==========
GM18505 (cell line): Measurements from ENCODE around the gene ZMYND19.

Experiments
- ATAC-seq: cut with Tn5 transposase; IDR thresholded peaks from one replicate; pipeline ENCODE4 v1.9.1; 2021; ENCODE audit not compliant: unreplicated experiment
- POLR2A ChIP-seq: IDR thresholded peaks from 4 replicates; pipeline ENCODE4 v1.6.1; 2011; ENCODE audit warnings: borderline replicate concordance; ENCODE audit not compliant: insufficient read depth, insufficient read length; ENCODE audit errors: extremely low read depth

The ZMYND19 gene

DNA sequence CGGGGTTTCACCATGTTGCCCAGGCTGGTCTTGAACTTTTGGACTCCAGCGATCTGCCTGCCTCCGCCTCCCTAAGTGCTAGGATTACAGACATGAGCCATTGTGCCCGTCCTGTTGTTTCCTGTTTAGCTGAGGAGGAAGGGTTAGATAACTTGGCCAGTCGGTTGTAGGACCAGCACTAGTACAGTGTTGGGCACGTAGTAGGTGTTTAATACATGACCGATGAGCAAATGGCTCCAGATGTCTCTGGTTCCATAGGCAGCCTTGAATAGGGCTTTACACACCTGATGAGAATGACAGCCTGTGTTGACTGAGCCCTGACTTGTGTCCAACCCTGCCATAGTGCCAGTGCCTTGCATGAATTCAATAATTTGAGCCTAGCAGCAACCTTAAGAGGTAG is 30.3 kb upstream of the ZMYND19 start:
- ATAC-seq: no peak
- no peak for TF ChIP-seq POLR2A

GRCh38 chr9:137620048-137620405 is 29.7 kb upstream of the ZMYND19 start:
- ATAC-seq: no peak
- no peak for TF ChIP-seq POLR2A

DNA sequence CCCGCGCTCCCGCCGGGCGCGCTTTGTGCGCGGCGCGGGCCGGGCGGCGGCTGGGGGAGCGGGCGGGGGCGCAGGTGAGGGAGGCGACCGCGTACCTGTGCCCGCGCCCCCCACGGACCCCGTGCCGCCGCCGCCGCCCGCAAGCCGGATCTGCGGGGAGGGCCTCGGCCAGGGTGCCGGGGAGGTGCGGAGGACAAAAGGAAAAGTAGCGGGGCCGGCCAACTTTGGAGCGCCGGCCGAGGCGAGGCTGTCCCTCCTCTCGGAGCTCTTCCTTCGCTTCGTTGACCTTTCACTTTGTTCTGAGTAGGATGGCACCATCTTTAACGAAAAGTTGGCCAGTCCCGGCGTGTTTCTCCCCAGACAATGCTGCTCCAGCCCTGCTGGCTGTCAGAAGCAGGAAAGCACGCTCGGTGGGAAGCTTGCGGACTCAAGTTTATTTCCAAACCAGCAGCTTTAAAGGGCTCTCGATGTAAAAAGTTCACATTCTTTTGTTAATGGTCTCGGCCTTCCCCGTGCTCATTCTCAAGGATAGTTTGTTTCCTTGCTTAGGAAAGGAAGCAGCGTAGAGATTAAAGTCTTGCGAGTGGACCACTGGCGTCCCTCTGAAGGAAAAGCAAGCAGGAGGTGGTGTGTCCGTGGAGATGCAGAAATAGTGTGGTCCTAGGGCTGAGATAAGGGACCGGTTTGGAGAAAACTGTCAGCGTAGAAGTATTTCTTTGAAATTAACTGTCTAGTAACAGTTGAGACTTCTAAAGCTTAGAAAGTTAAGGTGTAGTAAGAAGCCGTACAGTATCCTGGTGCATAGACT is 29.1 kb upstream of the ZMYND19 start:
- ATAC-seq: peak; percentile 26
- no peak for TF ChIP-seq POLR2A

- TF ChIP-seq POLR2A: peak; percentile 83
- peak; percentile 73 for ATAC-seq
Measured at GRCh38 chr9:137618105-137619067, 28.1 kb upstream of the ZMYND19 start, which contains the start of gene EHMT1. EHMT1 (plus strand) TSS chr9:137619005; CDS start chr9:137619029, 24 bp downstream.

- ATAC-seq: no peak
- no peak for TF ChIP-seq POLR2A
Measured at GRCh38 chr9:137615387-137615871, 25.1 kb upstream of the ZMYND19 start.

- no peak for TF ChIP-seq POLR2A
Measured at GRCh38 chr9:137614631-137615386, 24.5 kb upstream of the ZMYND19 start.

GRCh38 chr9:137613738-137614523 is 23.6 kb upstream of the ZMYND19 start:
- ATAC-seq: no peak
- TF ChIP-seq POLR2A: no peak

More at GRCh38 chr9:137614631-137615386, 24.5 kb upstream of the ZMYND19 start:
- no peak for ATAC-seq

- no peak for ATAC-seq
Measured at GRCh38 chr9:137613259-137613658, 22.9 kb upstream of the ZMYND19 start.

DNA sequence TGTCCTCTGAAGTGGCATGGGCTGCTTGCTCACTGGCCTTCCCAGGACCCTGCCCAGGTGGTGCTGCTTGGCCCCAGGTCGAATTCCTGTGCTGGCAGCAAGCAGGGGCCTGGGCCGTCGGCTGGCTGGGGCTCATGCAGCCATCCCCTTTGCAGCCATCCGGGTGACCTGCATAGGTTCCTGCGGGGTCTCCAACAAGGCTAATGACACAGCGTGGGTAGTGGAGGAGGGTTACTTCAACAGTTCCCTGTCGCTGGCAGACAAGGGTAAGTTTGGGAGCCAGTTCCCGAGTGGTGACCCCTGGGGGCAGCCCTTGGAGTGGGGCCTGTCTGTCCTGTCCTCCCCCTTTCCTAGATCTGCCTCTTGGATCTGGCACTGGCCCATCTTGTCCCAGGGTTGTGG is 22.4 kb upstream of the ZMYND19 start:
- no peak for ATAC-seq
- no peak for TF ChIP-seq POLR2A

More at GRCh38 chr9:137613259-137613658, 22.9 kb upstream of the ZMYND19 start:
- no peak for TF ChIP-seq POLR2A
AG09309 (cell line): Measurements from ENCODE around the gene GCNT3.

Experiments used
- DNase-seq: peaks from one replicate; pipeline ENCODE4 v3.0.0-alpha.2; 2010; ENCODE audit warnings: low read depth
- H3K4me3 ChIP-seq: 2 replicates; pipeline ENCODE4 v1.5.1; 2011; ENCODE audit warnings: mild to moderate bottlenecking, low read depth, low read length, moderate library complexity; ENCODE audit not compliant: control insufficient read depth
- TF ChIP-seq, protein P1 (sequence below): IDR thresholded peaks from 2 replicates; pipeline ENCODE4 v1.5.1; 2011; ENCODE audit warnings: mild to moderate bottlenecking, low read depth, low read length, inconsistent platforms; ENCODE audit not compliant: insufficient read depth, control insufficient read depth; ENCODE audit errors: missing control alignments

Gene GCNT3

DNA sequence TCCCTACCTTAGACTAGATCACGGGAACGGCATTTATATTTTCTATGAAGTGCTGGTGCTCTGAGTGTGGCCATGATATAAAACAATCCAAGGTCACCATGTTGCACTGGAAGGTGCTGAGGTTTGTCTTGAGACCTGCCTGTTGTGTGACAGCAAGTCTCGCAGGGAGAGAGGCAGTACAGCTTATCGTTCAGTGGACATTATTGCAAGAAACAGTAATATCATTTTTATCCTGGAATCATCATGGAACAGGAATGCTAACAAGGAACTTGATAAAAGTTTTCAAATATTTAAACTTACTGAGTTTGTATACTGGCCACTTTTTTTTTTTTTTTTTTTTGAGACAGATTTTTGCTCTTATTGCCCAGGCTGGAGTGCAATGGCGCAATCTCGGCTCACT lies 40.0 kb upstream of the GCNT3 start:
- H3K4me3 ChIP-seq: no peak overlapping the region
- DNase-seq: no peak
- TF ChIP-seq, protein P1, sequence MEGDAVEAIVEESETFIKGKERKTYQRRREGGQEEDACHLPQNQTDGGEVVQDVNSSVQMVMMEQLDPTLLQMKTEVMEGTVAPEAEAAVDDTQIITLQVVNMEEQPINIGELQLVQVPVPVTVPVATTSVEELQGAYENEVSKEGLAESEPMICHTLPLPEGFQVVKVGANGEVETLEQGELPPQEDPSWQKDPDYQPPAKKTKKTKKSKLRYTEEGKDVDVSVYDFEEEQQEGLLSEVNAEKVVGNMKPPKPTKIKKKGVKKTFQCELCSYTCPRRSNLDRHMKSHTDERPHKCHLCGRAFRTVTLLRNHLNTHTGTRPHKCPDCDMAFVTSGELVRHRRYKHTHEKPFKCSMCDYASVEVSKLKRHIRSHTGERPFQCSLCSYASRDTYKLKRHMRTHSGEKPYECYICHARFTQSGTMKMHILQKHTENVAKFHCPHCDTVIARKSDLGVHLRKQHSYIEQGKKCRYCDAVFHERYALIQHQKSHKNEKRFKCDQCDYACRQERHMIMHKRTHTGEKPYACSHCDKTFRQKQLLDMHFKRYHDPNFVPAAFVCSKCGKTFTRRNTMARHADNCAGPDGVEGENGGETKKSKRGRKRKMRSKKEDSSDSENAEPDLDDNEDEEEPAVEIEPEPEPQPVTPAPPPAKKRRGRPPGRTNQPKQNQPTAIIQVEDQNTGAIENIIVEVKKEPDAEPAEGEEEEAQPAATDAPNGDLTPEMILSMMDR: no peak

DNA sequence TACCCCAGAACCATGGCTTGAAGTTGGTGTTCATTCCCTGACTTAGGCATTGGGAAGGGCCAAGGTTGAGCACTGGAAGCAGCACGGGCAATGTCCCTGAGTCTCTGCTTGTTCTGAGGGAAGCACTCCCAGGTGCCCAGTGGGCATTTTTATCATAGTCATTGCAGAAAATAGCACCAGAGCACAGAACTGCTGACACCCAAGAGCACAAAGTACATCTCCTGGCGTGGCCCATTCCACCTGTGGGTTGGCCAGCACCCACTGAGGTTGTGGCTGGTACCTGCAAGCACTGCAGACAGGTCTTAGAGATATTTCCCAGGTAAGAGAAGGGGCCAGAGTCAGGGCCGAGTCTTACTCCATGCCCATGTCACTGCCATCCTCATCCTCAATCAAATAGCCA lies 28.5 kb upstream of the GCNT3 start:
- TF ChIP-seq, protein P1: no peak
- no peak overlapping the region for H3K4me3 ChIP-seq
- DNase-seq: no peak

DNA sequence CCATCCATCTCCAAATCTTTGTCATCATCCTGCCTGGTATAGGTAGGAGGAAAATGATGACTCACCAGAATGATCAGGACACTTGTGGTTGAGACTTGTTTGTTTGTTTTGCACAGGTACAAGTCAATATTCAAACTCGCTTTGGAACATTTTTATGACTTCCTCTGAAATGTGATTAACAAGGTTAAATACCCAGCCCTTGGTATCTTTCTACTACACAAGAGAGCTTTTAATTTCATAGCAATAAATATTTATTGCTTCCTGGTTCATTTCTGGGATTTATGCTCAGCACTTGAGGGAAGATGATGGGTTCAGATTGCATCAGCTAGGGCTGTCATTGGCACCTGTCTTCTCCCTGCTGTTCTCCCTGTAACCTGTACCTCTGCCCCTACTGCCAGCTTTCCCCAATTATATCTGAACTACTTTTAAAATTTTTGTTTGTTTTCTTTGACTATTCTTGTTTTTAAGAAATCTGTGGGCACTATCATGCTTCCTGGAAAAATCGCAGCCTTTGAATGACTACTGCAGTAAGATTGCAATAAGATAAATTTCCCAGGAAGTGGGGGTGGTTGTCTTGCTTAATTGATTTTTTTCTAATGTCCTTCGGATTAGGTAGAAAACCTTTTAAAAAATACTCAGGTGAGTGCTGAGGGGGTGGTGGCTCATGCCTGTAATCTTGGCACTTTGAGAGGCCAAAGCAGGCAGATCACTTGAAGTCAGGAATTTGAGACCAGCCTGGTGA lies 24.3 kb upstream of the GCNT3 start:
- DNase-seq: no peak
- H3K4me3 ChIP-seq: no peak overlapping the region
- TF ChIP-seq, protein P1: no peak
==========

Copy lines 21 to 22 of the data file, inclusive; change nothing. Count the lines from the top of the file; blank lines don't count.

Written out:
- no peak for TF ChIP-seq POLR2A
Measured at GRCh38 chr9:137614631-137615386, 24.5 kb upstream of the ZMYND19 start.